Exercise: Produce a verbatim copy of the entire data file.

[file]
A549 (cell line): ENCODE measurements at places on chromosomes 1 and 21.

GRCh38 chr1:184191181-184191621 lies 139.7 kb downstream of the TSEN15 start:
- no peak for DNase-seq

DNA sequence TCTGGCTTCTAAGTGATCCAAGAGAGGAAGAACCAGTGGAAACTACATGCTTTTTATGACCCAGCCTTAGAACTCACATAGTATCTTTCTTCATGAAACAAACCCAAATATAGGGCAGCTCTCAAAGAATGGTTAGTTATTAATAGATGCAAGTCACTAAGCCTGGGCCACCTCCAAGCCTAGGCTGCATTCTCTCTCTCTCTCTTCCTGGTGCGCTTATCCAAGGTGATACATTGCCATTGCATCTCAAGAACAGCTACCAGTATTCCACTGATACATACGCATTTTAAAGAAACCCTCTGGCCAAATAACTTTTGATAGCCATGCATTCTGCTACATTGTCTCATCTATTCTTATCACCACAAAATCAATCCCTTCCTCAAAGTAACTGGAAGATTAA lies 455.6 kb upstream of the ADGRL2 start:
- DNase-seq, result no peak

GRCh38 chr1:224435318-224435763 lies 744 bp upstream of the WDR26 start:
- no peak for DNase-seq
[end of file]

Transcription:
A549 (cell line): ENCODE measurements at places on chromosomes 1 and 21.

GRCh38 chr1:184191181-184191621 lies 139.7 kb downstream of the TSEN15 start:
- no peak for DNase-seq

DNA sequence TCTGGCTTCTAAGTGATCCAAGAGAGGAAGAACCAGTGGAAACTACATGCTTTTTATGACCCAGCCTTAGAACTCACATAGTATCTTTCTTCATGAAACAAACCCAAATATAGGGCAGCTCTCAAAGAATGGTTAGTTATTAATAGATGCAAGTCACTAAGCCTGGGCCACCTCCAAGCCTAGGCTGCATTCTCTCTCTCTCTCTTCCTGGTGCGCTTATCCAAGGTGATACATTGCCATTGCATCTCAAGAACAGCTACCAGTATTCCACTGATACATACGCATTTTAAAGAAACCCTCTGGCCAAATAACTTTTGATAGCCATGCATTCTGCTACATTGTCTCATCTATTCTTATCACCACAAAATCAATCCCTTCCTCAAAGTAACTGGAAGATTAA lies 455.6 kb upstream of the ADGRL2 start:
- DNase-seq, result no peak

GRCh38 chr1:224435318-224435763 lies 744 bp upstream of the WDR26 start:
- no peak for DNase-seq